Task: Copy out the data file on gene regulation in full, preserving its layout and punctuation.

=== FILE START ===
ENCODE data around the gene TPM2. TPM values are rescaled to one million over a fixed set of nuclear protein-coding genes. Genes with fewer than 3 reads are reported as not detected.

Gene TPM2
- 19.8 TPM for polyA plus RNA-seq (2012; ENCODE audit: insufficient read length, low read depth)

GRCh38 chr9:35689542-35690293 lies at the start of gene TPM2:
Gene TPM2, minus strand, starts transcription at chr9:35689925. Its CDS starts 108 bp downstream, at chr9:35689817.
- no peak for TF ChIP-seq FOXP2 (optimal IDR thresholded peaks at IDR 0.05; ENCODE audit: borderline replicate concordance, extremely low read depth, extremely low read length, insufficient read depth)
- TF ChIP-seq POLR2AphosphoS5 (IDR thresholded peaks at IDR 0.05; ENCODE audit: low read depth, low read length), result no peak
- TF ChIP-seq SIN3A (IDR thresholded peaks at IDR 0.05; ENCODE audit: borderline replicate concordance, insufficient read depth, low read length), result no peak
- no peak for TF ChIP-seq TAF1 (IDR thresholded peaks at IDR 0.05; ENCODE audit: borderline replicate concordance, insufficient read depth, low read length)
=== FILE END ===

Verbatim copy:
ENCODE data around the gene TPM2. TPM values are rescaled to one million over a fixed set of nuclear protein-coding genes. Genes with fewer than 3 reads are reported as not detected.

Gene TPM2
- 19.8 TPM for polyA plus RNA-seq (2012; ENCODE audit: insufficient read length, low read depth)

GRCh38 chr9:35689542-35690293 lies at the start of gene TPM2:
Gene TPM2, minus strand, starts transcription at chr9:35689925. Its CDS starts 108 bp downstream, at chr9:35689817.
- no peak for TF ChIP-seq FOXP2 (optimal IDR thresholded peaks at IDR 0.05; ENCODE audit: borderline replicate concordance, extremely low read depth, extremely low read length, insufficient read depth)
- TF ChIP-seq POLR2AphosphoS5 (IDR thresholded peaks at IDR 0.05; ENCODE audit: low read depth, low read length), result no peak
- TF ChIP-seq SIN3A (IDR thresholded peaks at IDR 0.05; ENCODE audit: borderline replicate concordance, insufficient read depth, low read length), result no peak
- no peak for TF ChIP-seq TAF1 (IDR thresholded peaks at IDR 0.05; ENCODE audit: borderline replicate concordance, insufficient read depth, low read length)